Interior spending bill generous to tech programs

The Senate's pending bill to fund Interior Department programs in fiscal 2008 would direct considerable amounts of cash to technology-related programs.

The $27 billion proposal approved by the Senate Appropriations Committee contains provisions for technology initiatives at various government agencies. The Environmental Protection Agency would be the biggest benefactor; it is slated to receive more than $770 million for science and technology programs.

The bill, S. 1696, also would reserve millions of dollars for tech-related state and tribal assistance grants, including the Environmental Information Exchange Network, that are supported by the EPA. The network is a repository of environmental data. The legislation would direct $10 million for grants to support the project.

The committee report on the measure also noted the EPA's intention to increase its support for nanotechnology research within its base budget. Nanotechnology involves the manipulation of matter at atomic and nuclear levels. The committee recommended that the EPA work with the National Academies of Science to develop a safety roadmap for nano research.

The proposal also would allocate $121 million for the regulation and technology account at Interior's surface mining and enforcement office. The committee recommended $6 million more for that office than the White House requested in February.

More than a $1 billion would be allocated for U.S. Geological Survey, $40 million of which would go toward satellite operations. The survey project allows access to images processed by U.S. spy satellites for environmental research purposes.

The Senate panel also attached a wide range of pet projects to the bill. According to Taxpayers for Common Sense, the measure includes nearly 450 total earmarks worth roughly $900 million -- almost five times as many as a bill cleared by the House earlier this summer.

Tech-related earmarks include $2 million for a water information-sharing and analysis center requested by Robert Bennett, R-Utah. He also requested $250,000 for an oil-and-gas Internet leasing test in his home state. Washington Democrat Patty Murray also requested $1 million to help the Washington Family Forest Foundation with its landowner management database.

The House passed its Interior appropriations bill, H.R. 2643, in June. That measure includes $119 million in earmarks, including $1.65 million requested by lawmakers in Maryland and Virginia for the Chesapeake Bay Gateways Network. The project connects Web sites that contain information about the bay and its surrounding areas.

Stay up-to-date with federal news alerts and analysis — Sign up for GovExec's email newsletters.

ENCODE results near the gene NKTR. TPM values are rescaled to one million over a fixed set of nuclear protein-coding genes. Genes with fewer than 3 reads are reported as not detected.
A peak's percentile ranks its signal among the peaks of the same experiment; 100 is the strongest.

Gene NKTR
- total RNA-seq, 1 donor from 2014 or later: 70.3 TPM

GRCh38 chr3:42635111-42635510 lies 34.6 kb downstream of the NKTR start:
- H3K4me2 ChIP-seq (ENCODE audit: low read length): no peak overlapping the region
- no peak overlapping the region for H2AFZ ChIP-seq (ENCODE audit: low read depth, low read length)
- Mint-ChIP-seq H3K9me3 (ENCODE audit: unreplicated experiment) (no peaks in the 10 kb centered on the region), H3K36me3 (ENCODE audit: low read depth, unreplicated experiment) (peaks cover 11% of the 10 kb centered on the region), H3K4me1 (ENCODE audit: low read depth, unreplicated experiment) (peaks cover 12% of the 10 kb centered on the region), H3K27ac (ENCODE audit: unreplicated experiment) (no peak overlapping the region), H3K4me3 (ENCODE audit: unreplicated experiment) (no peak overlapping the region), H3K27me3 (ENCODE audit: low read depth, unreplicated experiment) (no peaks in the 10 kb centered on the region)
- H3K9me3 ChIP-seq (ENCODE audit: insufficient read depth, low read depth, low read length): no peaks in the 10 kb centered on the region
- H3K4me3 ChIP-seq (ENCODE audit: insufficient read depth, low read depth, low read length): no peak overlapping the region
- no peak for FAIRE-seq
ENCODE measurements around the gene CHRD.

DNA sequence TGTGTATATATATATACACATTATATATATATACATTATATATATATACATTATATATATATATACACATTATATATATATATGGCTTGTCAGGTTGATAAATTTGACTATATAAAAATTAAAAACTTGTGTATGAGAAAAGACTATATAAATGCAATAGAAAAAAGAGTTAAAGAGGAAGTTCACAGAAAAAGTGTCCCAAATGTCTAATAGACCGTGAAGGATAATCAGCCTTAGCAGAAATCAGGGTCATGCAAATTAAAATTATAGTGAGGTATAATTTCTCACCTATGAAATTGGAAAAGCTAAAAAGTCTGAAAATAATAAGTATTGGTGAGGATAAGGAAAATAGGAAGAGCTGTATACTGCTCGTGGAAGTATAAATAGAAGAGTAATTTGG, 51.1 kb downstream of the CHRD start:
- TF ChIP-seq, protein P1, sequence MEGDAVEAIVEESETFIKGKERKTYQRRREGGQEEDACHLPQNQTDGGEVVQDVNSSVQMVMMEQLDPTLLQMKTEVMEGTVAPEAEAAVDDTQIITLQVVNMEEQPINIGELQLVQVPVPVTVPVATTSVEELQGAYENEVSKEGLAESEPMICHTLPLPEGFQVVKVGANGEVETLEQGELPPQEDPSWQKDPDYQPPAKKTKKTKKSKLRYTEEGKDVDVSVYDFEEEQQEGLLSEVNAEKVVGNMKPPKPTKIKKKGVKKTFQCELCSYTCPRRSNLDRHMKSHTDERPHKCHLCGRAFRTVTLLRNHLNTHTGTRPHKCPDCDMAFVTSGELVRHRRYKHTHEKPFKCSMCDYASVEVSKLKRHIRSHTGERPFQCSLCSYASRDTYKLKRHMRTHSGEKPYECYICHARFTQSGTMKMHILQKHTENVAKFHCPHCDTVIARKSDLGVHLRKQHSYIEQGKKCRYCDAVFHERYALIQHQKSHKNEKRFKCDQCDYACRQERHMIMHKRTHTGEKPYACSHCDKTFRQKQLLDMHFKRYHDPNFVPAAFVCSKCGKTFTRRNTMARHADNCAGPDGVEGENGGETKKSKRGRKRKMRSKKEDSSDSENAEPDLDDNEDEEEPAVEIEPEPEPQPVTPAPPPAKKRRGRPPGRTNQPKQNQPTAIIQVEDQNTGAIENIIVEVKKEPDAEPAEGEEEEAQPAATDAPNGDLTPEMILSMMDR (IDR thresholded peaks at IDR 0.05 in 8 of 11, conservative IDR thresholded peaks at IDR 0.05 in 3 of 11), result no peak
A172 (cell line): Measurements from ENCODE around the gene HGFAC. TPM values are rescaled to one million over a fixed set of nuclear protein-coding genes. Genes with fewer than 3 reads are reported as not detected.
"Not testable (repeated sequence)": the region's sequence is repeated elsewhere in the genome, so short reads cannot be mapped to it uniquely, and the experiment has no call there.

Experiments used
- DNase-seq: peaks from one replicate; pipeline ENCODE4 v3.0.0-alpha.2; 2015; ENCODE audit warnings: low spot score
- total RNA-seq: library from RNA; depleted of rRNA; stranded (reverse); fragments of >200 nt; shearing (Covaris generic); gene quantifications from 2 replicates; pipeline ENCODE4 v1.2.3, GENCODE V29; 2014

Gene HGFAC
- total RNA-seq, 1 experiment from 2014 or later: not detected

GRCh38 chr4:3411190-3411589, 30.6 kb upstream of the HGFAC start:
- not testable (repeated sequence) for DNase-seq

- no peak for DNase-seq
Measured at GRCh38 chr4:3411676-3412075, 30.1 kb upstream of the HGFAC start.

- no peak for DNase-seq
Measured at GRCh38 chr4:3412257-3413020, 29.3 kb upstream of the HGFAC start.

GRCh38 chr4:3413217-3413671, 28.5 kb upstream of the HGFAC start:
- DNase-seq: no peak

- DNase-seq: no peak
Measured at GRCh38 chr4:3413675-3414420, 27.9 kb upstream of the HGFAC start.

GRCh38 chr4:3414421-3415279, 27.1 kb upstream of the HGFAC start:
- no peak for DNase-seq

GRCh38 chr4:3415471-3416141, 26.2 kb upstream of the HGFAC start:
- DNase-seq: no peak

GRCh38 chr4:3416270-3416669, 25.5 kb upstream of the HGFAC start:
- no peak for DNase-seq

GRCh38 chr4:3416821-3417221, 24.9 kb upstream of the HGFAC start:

Close [ x ] More from GovExec

Thank you for subscribing to newsletters from
We think these reports might interest you:

  • Sponsored by Brocade

    Best of 2016 Federal Forum eBook

    Earlier this summer, Federal and tech industry leaders convened to talk security, machine learning, network modernization, DevOps, and much more at the 2016 Federal Forum. This eBook includes a useful summary highlighting the best content shared at the 2016 Federal Forum to help agencies modernize their network infrastructure.

  • Sponsored by CDW-G

    GBC Flash Poll Series: Merger & Acquisitions

    Download this GBC Flash Poll to learn more about federal perspectives on the impact of industry consolidation.

  • Sponsored by One Identity

    One Nation Under Guard: Securing User Identities Across State and Local Government

    In 2016, the government can expect even more sophisticated threats on the horizon, making it all the more imperative that agencies enforce proper identity and access management (IAM) practices. In order to better measure the current state of IAM at the state and local level, Government Business Council (GBC) conducted an in-depth research study of state and local employees.

  • Sponsored by Aquilent

    The Next Federal Evolution of Cloud

    This GBC report explains the evolution of cloud computing in federal government, and provides an outlook for the future of the cloud in government IT.

  • Sponsored by Aquilent

    A DevOps Roadmap for the Federal Government

    This GBC Report discusses how DevOps is steadily gaining traction among some of government's leading IT developers and agencies.

  • Sponsored by LTC Partners, administrators of the Federal Long Term Care Insurance Program

    Approaching the Brink of Federal Retirement

    Approximately 10,000 baby boomers are reaching retirement age per day, and a growing number of federal employees are preparing themselves for the next chapter of their lives. Learn how to tackle the challenges that today's workforce faces in laying the groundwork for a smooth and secure retirement.

  • Sponsored by Hewlett Packard Enterprise

    Cyber Defense 101: Arming the Next Generation of Government Employees

    Read this issue brief to learn about the sector's most potent challenges in the new cyber landscape and how government organizations are building a robust, threat-aware infrastructure

  • Sponsored by Aquilent

    GBC Issue Brief: Cultivating Digital Services in the Federal Landscape

    Read this GBC issue brief to learn more about the current state of digital services in the government, and how key players are pushing enhancements towards a user-centric approach.

  • Sponsored by CDW-G

    Joint Enterprise Licensing Agreements

    Read this eBook to learn how defense agencies can achieve savings and efficiencies with an Enterprise Software Agreement.

  • Sponsored by Cloudera

    Government Forum Content Library

    Get all the essential resources needed for effective technology strategies in the federal landscape.


When you download a report, your information may be shared with the underwriters of that document.